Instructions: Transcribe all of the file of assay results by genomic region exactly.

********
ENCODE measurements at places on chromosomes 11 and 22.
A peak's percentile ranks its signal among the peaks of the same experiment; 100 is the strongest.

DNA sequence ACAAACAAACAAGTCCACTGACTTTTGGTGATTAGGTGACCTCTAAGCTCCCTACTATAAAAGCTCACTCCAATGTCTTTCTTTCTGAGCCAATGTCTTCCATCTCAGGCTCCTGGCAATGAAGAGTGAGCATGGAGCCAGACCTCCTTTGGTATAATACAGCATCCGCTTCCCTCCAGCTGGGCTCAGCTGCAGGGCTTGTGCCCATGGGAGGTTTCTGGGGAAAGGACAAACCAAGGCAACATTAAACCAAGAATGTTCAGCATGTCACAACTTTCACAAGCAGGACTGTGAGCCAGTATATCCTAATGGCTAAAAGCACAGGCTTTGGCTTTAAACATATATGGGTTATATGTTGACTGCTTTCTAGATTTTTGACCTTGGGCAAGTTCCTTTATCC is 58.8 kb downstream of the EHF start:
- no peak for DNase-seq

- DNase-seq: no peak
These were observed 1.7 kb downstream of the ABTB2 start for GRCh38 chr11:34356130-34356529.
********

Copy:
ENCODE measurements at places on chromosomes 11 and 22.
A peak's percentile ranks its signal among the peaks of the same experiment; 100 is the strongest.

DNA sequence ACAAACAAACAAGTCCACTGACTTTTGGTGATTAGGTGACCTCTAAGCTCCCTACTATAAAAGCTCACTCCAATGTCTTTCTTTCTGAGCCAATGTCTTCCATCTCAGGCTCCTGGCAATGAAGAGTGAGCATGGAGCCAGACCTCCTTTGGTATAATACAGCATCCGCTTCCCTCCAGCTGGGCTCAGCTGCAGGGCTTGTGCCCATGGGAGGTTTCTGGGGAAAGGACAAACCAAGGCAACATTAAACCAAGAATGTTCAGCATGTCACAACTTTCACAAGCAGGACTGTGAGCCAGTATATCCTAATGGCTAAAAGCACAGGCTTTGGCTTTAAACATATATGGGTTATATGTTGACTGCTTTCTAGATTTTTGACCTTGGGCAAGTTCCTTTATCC is 58.8 kb downstream of the EHF start:
- no peak for DNase-seq

- DNase-seq: no peak
These were observed 1.7 kb downstream of the ABTB2 start for GRCh38 chr11:34356130-34356529.